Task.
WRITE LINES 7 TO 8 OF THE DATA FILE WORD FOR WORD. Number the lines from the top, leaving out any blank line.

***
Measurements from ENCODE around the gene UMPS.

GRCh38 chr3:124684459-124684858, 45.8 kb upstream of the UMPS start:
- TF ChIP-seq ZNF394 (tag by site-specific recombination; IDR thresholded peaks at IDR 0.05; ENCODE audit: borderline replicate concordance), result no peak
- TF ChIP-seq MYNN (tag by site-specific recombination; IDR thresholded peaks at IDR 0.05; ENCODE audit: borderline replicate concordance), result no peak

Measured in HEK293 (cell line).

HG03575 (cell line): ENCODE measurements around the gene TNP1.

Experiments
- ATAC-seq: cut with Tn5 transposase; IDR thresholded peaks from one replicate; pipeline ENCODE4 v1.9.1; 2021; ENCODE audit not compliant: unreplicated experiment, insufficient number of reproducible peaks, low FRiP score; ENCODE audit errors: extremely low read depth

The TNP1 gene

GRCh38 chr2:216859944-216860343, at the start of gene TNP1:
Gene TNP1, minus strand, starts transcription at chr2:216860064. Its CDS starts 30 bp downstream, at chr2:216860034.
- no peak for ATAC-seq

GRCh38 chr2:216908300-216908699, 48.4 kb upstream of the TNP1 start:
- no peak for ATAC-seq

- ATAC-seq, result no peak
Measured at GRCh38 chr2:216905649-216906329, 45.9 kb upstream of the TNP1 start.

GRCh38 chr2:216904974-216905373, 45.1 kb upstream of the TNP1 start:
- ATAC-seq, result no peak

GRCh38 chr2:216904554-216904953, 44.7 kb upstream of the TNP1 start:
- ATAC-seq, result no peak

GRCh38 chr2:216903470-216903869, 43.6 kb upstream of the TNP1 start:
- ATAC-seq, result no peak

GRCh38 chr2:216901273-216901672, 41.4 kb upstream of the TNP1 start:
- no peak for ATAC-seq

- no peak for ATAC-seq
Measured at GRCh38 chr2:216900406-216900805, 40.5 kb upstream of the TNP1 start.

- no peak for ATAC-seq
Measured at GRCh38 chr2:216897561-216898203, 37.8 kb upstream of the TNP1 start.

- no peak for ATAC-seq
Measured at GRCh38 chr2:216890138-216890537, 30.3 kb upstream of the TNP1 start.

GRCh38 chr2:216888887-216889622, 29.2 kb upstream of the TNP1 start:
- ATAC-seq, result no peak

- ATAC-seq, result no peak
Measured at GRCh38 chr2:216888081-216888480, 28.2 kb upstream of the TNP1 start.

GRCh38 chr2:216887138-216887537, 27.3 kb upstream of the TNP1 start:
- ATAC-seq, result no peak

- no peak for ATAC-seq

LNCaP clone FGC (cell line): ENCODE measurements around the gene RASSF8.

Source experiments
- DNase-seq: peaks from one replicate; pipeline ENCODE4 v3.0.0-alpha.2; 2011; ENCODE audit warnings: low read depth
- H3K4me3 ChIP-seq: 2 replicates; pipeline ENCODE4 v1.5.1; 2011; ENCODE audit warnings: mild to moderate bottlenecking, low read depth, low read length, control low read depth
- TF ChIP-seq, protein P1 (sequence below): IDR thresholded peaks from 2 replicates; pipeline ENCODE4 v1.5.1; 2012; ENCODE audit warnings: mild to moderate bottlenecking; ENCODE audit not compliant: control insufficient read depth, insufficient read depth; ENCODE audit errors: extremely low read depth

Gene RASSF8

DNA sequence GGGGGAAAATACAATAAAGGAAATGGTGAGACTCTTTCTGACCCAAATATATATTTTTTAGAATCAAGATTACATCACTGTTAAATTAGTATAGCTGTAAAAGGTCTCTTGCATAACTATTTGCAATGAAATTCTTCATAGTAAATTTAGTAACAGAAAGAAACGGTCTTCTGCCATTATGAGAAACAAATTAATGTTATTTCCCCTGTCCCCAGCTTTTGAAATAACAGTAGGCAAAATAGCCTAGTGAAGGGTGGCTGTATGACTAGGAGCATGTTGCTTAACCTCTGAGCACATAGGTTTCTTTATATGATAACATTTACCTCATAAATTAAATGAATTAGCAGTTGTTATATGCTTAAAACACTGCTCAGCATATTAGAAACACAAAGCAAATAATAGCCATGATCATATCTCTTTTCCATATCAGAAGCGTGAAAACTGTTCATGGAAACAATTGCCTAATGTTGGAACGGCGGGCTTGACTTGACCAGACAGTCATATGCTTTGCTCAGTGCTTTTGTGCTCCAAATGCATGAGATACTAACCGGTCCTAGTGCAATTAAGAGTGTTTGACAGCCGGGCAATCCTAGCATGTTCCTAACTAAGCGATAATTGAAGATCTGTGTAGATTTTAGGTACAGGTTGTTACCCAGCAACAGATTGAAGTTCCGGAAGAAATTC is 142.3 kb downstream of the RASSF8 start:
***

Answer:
Experiments
- ATAC-seq: cut with Tn5 transposase; IDR thresholded peaks from one replicate; pipeline ENCODE4 v1.9.1; 2021; ENCODE audit not compliant: unreplicated experiment, insufficient number of reproducible peaks, low FRiP score; ENCODE audit errors: extremely low read depth